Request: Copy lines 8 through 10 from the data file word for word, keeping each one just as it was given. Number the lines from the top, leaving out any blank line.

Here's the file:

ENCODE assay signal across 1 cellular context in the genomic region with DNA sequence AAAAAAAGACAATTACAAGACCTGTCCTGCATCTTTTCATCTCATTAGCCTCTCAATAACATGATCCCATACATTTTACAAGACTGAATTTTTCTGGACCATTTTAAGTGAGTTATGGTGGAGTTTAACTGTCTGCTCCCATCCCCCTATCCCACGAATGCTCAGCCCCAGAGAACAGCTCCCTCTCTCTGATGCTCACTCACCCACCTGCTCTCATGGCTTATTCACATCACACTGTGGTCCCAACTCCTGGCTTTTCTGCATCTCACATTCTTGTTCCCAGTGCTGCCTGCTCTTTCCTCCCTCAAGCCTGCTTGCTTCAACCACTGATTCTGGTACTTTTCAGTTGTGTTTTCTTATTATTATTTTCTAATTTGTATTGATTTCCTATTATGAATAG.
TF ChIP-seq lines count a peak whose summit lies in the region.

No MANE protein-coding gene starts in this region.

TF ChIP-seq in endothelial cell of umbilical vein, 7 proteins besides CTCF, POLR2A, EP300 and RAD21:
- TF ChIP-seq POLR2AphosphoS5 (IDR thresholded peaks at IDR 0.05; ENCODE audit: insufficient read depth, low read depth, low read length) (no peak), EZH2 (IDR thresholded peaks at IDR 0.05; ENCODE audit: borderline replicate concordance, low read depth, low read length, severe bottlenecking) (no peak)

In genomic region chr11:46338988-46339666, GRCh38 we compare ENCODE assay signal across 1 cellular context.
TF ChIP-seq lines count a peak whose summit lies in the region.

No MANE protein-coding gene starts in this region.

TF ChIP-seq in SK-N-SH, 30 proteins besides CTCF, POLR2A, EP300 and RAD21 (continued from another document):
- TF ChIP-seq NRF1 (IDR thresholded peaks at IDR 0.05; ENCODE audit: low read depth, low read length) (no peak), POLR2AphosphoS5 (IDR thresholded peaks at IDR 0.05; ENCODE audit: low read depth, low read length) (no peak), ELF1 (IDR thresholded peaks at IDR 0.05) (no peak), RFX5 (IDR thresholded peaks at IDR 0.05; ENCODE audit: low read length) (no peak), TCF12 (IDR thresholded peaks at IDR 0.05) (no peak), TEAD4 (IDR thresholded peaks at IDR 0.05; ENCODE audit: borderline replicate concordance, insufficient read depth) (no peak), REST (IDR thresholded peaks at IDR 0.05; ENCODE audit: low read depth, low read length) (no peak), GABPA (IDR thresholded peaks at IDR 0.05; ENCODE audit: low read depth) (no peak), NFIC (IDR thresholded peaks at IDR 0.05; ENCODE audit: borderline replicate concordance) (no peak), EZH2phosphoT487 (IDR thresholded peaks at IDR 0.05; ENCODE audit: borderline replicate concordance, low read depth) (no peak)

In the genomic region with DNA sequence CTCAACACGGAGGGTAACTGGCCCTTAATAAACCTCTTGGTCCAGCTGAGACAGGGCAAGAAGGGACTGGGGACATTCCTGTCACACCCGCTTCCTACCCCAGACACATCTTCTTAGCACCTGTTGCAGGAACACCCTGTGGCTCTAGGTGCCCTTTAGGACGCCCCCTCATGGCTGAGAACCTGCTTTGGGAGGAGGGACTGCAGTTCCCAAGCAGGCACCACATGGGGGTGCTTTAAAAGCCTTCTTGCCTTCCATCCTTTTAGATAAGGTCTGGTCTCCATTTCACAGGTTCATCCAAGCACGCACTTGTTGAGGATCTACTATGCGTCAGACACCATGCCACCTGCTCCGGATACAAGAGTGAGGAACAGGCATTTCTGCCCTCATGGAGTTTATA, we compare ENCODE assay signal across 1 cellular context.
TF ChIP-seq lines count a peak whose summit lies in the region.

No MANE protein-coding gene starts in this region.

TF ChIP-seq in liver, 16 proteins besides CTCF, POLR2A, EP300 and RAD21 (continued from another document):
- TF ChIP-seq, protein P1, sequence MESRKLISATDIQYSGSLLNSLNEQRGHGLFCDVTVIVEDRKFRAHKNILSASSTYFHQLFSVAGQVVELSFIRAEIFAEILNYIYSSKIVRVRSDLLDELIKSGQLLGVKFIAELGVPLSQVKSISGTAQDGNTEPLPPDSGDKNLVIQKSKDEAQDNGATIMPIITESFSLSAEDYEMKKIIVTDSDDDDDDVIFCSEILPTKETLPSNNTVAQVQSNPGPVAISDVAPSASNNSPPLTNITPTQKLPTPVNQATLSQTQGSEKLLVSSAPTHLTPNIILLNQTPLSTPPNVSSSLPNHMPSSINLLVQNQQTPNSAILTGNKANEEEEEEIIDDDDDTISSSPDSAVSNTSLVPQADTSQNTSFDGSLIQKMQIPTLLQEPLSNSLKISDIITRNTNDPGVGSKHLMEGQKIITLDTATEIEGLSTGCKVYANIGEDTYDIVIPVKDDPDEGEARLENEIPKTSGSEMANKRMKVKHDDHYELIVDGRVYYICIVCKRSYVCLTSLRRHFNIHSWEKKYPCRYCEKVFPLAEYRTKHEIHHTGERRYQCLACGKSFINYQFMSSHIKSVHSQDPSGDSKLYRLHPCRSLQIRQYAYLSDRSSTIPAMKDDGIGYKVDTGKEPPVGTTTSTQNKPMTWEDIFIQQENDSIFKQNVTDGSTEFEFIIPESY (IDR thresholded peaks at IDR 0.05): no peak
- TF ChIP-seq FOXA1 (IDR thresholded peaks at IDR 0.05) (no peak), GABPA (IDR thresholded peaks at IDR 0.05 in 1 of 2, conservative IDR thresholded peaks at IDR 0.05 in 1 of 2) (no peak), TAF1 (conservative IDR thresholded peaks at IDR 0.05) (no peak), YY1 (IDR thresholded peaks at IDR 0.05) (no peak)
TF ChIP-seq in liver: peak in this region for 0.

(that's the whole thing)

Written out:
No MANE protein-coding gene starts in this region.

TF ChIP-seq in SK-N-SH, 30 proteins besides CTCF, POLR2A, EP300 and RAD21 (continued from another document):
- TF ChIP-seq NRF1 (IDR thresholded peaks at IDR 0.05; ENCODE audit: low read depth, low read length) (no peak), POLR2AphosphoS5 (IDR thresholded peaks at IDR 0.05; ENCODE audit: low read depth, low read length) (no peak), ELF1 (IDR thresholded peaks at IDR 0.05) (no peak), RFX5 (IDR thresholded peaks at IDR 0.05; ENCODE audit: low read length) (no peak), TCF12 (IDR thresholded peaks at IDR 0.05) (no peak), TEAD4 (IDR thresholded peaks at IDR 0.05; ENCODE audit: borderline replicate concordance, insufficient read depth) (no peak), REST (IDR thresholded peaks at IDR 0.05; ENCODE audit: low read depth, low read length) (no peak), GABPA (IDR thresholded peaks at IDR 0.05; ENCODE audit: low read depth) (no peak), NFIC (IDR thresholded peaks at IDR 0.05; ENCODE audit: borderline replicate concordance) (no peak), EZH2phosphoT487 (IDR thresholded peaks at IDR 0.05; ENCODE audit: borderline replicate concordance, low read depth) (no peak)